Federal bill would give terror victims ability to sue nations that fund attack

By Judy L. Randall Staten Island Advance

STATEN ISLAND, N.Y. — A bill that seeks to deter international terrorism on U.S. soil, and give access to justice for those who have suffered at the hands of terrorists, was introduced Monday by New York members of Congress.

It is a response, they said, to 9/11 victim claims that have gained little traction.

The Justice Against Sponsors of Terrorism Act (JASTA) aims to hold accountable foreign sponsors if they are financially linked to a terror attack, said U.S. Sen. Charles Schumer (D-N.Y.) and Rep. Peter King (R-L.I.).

Schumer said the legislation “will finally correct an egregious error within our court system that has prevented victims of 9/11 from obtaining recourse against those who helped sponsor the attacks.”

King called JASTA “essential to the deterrence of international terrorism on American soil.”

The lawmakers said a number of court decisions have blocked terror-related claims that Congress intended to permit, including one that said sovereign immunity protected charities of the Saudi government from victims’ claims.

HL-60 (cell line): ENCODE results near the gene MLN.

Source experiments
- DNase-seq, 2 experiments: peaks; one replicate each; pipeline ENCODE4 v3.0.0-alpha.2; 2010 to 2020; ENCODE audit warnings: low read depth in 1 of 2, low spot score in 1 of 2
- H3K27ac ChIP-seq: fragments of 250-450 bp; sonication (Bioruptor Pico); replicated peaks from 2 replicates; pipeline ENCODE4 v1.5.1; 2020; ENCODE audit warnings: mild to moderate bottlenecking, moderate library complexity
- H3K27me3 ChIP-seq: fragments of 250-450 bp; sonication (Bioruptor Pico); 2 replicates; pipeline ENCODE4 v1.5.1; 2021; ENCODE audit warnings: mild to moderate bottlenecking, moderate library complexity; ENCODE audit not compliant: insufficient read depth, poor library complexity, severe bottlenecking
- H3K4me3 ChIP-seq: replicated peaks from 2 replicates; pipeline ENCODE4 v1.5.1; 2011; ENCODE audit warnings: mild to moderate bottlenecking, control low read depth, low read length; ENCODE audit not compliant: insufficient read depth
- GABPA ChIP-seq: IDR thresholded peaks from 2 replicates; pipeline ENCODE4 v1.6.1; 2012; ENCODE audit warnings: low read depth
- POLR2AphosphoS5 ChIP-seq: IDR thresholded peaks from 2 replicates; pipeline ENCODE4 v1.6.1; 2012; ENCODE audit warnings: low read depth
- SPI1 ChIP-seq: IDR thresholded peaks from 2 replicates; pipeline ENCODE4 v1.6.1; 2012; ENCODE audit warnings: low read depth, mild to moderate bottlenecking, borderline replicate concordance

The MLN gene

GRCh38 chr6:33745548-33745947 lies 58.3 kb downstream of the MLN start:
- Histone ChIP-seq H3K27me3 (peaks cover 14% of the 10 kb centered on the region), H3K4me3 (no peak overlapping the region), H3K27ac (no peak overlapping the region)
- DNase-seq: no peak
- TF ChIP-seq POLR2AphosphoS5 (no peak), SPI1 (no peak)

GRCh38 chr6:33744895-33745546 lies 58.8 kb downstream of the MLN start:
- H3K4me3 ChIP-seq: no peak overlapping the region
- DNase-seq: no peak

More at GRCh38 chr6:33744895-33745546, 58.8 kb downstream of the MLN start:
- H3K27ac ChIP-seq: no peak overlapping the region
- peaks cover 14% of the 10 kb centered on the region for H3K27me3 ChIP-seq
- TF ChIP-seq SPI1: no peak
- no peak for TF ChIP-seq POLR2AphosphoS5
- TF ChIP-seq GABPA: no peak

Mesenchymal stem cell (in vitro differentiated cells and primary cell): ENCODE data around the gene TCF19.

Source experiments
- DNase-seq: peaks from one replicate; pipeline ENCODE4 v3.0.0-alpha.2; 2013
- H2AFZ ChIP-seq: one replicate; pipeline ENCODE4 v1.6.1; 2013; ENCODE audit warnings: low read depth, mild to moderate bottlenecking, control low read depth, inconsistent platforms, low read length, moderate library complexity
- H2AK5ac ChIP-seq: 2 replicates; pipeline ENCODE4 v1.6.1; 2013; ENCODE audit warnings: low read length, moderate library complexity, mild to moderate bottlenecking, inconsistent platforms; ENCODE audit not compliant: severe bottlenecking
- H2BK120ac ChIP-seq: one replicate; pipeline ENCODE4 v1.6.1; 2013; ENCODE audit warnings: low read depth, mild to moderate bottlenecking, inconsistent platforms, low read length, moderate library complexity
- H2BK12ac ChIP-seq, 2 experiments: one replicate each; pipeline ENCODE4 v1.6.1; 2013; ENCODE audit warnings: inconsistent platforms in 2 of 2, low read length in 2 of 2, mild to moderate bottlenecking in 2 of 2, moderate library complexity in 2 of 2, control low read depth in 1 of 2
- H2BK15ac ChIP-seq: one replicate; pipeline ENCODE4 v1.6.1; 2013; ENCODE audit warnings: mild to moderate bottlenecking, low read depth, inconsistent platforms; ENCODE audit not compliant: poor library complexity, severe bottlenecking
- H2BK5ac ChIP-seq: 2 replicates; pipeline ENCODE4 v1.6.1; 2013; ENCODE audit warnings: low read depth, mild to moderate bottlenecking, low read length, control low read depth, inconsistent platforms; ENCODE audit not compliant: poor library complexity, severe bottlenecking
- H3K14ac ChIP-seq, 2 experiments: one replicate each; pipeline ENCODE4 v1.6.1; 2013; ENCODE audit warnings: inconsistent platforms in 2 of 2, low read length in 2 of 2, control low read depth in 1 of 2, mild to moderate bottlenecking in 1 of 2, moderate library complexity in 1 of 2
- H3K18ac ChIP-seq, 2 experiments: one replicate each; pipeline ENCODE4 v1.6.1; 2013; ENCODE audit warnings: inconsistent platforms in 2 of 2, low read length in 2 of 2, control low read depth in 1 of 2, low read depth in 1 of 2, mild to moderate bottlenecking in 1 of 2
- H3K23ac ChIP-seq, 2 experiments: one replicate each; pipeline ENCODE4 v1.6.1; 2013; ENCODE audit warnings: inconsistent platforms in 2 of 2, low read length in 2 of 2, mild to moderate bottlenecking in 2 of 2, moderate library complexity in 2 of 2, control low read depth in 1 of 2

JASTA would amend the Foreign Sovereign Immunities Act so foreign sponsors of terrorism cannot invoke a defense of sovereign immunity in cases that arise from a terror attack on America.

JASTA also would amend the Anti-Terrorism Act of 1991 to permit civil suits in U.S. courts against foreign sponsors when their conduct contributes to an act of terrorism.

Schumer and King said JASTA would empower 9/11 victims to achieve justice.

Rep. Michael Grimm (R-Staten Island/Brooklyn) is an original co-sponsor of the measure.

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